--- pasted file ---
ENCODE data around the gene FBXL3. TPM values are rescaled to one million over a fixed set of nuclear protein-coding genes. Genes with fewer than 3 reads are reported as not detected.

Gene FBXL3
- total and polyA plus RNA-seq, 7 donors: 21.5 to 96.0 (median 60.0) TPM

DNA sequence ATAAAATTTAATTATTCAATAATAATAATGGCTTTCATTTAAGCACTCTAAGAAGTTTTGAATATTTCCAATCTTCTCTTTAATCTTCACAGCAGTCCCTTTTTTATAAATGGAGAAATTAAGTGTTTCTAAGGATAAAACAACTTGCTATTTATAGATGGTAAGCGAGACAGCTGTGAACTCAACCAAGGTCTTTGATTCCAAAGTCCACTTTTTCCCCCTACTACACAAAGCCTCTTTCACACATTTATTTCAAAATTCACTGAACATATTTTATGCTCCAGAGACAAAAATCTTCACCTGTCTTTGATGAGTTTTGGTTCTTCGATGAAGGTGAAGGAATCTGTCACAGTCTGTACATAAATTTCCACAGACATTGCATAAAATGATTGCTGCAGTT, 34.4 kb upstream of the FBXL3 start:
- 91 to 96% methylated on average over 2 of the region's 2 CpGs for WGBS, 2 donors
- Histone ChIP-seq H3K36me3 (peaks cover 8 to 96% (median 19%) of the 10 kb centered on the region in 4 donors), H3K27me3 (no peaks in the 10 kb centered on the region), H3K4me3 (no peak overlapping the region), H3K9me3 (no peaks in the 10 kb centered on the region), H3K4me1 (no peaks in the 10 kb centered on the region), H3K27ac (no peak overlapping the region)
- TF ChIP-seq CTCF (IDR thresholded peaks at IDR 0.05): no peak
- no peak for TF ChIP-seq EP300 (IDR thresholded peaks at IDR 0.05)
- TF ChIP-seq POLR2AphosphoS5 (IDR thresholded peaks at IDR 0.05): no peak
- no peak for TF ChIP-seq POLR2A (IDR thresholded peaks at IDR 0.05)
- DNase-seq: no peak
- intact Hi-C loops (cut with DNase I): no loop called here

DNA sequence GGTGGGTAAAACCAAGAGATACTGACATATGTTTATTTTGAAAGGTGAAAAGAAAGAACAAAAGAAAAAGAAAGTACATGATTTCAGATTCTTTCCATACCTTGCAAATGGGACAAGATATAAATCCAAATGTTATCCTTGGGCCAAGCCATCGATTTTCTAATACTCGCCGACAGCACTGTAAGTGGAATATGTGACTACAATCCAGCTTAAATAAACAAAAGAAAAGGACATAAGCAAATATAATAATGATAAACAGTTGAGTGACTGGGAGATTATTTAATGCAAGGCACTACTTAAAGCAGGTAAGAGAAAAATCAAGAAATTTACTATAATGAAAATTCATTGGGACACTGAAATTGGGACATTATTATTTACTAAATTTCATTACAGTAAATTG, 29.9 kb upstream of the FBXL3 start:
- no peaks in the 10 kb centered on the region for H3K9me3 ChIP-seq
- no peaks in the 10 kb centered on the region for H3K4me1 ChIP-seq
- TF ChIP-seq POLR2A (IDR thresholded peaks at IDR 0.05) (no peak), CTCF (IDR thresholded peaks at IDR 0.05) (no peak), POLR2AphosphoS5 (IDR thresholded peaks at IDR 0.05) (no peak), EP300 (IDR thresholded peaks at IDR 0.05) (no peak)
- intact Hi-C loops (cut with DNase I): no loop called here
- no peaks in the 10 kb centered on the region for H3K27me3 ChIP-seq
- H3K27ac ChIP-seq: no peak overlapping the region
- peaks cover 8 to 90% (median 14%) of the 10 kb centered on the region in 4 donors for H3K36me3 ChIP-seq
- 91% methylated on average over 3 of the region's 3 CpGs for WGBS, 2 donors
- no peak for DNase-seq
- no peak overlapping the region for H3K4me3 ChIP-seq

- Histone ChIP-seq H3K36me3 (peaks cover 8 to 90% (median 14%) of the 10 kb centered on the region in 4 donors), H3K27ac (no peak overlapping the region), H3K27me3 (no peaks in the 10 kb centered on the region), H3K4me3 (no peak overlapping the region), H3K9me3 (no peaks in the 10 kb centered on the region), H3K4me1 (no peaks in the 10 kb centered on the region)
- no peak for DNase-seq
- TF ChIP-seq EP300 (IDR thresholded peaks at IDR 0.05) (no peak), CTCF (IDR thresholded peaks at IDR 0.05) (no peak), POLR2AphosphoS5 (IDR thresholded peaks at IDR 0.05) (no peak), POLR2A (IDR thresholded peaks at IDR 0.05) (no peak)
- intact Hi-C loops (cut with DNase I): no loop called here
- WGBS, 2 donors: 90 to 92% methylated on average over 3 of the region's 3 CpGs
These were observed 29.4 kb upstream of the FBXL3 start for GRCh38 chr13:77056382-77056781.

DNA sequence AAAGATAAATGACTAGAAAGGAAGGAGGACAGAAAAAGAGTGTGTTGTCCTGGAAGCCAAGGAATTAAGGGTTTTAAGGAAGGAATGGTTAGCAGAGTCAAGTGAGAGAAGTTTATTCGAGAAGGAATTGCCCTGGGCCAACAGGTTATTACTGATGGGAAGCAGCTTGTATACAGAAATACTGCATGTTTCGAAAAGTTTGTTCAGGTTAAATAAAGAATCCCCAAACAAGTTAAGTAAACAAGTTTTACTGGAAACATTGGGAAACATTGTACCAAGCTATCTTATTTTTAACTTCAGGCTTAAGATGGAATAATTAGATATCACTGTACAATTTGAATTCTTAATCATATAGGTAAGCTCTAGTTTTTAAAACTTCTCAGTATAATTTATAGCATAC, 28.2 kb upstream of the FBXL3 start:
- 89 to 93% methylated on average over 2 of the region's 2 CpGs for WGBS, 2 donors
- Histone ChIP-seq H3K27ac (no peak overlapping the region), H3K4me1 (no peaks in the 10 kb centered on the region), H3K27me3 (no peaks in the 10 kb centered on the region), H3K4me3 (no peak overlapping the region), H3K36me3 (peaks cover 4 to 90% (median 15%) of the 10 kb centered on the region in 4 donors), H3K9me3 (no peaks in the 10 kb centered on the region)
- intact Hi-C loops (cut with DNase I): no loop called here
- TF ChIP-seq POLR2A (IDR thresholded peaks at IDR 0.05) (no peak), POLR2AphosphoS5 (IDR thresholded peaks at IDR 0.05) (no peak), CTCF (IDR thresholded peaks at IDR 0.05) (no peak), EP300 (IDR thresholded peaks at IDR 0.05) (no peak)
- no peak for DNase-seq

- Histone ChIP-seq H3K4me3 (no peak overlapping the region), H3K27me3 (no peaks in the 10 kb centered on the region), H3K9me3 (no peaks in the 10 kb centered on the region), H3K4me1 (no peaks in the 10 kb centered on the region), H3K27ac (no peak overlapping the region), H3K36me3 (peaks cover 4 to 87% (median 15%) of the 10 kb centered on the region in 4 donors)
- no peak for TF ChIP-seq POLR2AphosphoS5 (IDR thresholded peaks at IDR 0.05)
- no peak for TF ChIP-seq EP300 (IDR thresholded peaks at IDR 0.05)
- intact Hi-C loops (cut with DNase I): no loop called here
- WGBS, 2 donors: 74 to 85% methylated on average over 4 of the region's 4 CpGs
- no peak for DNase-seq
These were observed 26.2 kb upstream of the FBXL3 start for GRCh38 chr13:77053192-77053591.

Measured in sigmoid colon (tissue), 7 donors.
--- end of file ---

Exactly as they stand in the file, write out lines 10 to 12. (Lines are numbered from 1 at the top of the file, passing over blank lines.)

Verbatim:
- no peak for TF ChIP-seq POLR2A (IDR thresholded peaks at IDR 0.05)
- DNase-seq: no peak
- intact Hi-C loops (cut with DNase I): no loop called here